Plant Ecology

, Volume 210, Issue 1, pp 31–41 | Cite as

Regeneration of Robinia pseudoacacia riparian forests after clear-cutting along the Chikumagawa River in Japan

  • Hiroyuki KurokochiEmail author
  • Keisuke Toyama
  • Taizo Hogetsu


Regeneration processes of riparian Robinia pseudoacacia forests after clear-cutting were investigated through dendroecological and microsatellite polymorphism analyses. Age determination of regenerated R. pseudoacacia trees based on the dendroecological analysis revealed that forests regenerating after clear-cutting were composed of trees that mostly established within a few years after clear-cutting. This suggests that the stimulus to form new shoots was evoked by clear-cutting but faded within a few years. Genet identification via the microsatellite polymorphism analysis showed that ramet trees belonging to the same genet were distributed in a cluster. Almost all trees regenerated asexually through new ramet formation on the cut stumps and residual horizontal roots after clear-cutting. AMOVA with microsatellite markers showed that among- and within-population variations contributed 6 and 94% to the total variation, respectively, suggesting that R. pseudoacacia trees in the forests were initially established from seeds dispersed randomly from mother trees in a wide area.


AMOVA Asexual reproduction Dendroecology Regeneration processes Robinia pseudoacacia SSR analysis 



We thank the staff of the Chikumagawa River Office, Ministry of Land, Infrastructure, Transport and Tourism for their invaluable help, including logging the R. pseudoacacia trees in the field, and members of the Laboratory of Forest Botany, the University of Tokyo, for various help and support in both the field and laboratory. This study was supported in part by a Grant-in-Aid for Young Scientists from the JSPS (No. 6167) to HK, and a Grant-in-Aid for Scientific Research (S) from the JSPS to TH.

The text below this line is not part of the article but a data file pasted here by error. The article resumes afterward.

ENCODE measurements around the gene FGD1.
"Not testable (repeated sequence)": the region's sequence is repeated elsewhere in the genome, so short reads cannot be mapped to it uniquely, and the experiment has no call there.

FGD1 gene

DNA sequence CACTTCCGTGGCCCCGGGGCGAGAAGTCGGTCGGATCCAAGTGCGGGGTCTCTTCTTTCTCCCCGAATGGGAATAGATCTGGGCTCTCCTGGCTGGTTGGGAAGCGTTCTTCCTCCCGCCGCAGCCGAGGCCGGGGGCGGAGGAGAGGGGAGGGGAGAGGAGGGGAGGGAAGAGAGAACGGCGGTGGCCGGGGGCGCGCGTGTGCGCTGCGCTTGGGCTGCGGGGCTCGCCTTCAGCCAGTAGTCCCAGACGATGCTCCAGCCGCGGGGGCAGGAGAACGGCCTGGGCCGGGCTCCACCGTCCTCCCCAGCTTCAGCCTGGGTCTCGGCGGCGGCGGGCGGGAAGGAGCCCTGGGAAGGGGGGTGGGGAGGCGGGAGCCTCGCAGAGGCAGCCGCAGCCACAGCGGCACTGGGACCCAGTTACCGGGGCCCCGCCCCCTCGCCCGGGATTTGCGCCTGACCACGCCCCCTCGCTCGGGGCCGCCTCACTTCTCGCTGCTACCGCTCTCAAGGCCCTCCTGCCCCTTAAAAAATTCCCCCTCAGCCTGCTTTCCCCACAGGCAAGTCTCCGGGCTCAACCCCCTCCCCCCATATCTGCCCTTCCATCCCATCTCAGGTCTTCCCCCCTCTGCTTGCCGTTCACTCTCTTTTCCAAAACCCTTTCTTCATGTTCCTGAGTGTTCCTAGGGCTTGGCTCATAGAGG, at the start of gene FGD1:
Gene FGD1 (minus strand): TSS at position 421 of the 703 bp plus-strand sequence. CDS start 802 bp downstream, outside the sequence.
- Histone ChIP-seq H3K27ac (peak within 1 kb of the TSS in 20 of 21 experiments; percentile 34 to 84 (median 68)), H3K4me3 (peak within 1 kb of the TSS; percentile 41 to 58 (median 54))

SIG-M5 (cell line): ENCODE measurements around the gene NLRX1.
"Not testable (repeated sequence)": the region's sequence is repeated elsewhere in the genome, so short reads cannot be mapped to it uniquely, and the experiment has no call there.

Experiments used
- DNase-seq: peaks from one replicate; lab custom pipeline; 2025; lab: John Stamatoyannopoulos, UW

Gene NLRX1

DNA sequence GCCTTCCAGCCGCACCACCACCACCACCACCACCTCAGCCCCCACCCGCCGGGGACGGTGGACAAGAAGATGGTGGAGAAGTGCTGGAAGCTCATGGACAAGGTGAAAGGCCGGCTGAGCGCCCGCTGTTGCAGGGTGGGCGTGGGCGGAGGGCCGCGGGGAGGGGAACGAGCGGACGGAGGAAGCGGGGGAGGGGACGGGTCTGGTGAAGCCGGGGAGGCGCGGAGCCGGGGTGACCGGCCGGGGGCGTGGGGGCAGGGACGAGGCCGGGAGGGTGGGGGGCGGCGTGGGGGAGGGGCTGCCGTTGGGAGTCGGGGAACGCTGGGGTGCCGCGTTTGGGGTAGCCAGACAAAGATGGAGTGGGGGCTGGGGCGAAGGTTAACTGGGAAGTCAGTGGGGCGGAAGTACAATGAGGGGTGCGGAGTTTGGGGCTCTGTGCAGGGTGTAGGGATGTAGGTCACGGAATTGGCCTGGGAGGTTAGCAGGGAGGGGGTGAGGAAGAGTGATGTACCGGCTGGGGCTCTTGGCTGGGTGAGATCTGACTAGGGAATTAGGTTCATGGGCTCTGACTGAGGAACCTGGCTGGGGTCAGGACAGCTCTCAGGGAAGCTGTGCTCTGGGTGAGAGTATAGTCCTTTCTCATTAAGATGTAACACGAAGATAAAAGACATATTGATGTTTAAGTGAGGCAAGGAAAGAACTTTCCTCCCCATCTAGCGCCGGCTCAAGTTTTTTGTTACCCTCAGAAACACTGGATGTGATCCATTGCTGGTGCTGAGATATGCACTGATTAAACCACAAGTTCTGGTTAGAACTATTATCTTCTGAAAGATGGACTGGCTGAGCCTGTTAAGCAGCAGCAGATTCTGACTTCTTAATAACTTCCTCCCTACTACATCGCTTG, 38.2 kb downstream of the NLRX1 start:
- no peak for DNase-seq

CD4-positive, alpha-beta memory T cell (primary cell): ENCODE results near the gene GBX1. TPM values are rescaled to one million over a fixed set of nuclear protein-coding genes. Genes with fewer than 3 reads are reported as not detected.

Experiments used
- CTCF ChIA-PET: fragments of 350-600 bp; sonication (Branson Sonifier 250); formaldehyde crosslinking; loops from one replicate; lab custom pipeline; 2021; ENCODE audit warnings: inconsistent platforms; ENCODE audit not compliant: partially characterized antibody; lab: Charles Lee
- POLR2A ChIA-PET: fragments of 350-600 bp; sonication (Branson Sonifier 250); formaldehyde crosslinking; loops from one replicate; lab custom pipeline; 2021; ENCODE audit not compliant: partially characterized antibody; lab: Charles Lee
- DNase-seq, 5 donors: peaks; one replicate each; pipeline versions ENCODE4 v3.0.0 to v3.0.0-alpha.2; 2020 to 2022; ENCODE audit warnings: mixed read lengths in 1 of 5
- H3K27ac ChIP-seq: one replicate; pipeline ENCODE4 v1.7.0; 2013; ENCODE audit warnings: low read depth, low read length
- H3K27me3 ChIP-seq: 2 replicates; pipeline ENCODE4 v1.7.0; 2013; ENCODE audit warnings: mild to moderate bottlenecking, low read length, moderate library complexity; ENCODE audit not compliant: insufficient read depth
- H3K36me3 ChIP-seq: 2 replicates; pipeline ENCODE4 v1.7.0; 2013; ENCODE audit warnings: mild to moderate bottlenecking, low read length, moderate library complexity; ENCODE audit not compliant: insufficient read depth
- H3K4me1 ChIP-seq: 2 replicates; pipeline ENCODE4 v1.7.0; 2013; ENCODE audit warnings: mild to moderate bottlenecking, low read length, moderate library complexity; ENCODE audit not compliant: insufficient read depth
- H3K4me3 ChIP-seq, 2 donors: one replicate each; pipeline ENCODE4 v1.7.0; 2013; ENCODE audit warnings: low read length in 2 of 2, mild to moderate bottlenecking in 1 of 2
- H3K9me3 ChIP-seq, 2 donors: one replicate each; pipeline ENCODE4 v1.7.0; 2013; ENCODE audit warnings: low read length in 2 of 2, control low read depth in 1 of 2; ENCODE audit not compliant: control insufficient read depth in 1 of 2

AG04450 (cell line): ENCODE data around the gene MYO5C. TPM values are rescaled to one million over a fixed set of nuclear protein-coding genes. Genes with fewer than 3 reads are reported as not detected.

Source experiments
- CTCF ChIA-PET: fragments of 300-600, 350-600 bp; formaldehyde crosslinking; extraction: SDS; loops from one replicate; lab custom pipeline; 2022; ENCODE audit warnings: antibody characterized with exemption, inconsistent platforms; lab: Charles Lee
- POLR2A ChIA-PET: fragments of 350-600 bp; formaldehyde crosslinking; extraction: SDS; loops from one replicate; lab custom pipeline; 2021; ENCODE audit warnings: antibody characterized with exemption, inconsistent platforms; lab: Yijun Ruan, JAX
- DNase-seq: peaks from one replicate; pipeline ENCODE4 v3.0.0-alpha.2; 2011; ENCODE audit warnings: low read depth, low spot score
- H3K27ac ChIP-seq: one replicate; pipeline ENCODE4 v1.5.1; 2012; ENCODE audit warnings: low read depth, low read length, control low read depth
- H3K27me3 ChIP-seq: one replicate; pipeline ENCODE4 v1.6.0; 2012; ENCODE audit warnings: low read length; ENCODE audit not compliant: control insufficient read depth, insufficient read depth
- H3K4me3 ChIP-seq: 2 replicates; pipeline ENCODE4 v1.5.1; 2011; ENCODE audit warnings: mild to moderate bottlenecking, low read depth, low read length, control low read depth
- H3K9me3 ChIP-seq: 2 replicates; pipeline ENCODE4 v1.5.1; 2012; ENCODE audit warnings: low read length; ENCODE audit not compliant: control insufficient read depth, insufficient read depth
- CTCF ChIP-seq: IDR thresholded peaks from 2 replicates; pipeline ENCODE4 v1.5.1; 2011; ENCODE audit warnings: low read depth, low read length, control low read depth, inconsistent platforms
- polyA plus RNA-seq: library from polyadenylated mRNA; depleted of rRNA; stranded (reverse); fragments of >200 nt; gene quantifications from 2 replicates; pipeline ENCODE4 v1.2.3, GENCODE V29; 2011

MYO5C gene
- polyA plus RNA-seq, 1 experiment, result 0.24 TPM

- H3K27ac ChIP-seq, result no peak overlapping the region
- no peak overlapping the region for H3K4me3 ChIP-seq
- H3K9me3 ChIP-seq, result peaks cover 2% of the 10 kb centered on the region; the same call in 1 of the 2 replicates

1. Abrams MD, Ruffner CM, DeMeo TE (1998) Dendroecology and species co-existence in an old-growth QuercusAcerTilia tatus slope forest in the central Appalachians, USA. For Ecol Manage 106:9–18CrossRefGoogle Scholar
  2. Aoki Y (2002) Statistical and probabilistic bases of forensic DNA testing. J Iwate Med Assoc 54:81–94Google Scholar
  3. Boring LR, Swank WT (1984) The role of black locust (Robinia pseudoacacia) in forest succession. J Ecol 72:749–766CrossRefGoogle Scholar
  4. Boring LR, Monk CD, Swank WT (1981) Early regeneration of a clearcut southern Appalachian forest. Ecology 62:1244–1253CrossRefGoogle Scholar
  5. Copenheaver CA, Abrams MD (2003) Dendroecology in young stands: case studies from jack pine in northern lower Michigan. For Ecol Manage 182:247–257CrossRefGoogle Scholar
  6. Elliott KJ, Boring LR, Swank WT (1998) Changes in vegetation structure and diversity after grass-to-forest succession in a Southern Appalachian watershed. Am Midl Nat 140:219–232CrossRefGoogle Scholar
  7. Gyokusen K, Iijima Y, Yahata H (1991) Spatial distribution and morphological features of root sprouts in niseakashia (Robinia pseudoacacia) growing under a coastal black pine forest. Bull Kyusyu Univ For 54:13–28Google Scholar
  8. Honma H (1981) Tests for killing Robinia pseudoacacia L. trees. Bull Niigata Prefect For Exp Stn 24:23–28Google Scholar
  9. Honma H, Shimizu S (1980) Tests for killing Robinia pseudoacacia L. trees. Jpn Bull Niigata Prefect For Exp Stn 23:35–43Google Scholar
  10. Iliev N, Iliev I, Park Y (2005) Black locust (Robinia pseudoacacia L.) in Bulgaria. J Korean For Soc 94:291–301Google Scholar
  11. Iwai H (1986) Tests for the inhibitions of sprouts and growth of Robinia pseudoacacia L. Jpn Bull Chiba Prefect For Exp Stn 20:31–32Google Scholar
  12. Jung SC, Matsushita N, Wu BY, Kondo N, Shiraishi A, Hogetsu T (2009) Reproduction of a Robinia pseudoacacia population in a coastal Pinus thunbergii windbreak along the Kujukurihama Coast. Japan J For Res 14:101–110Google Scholar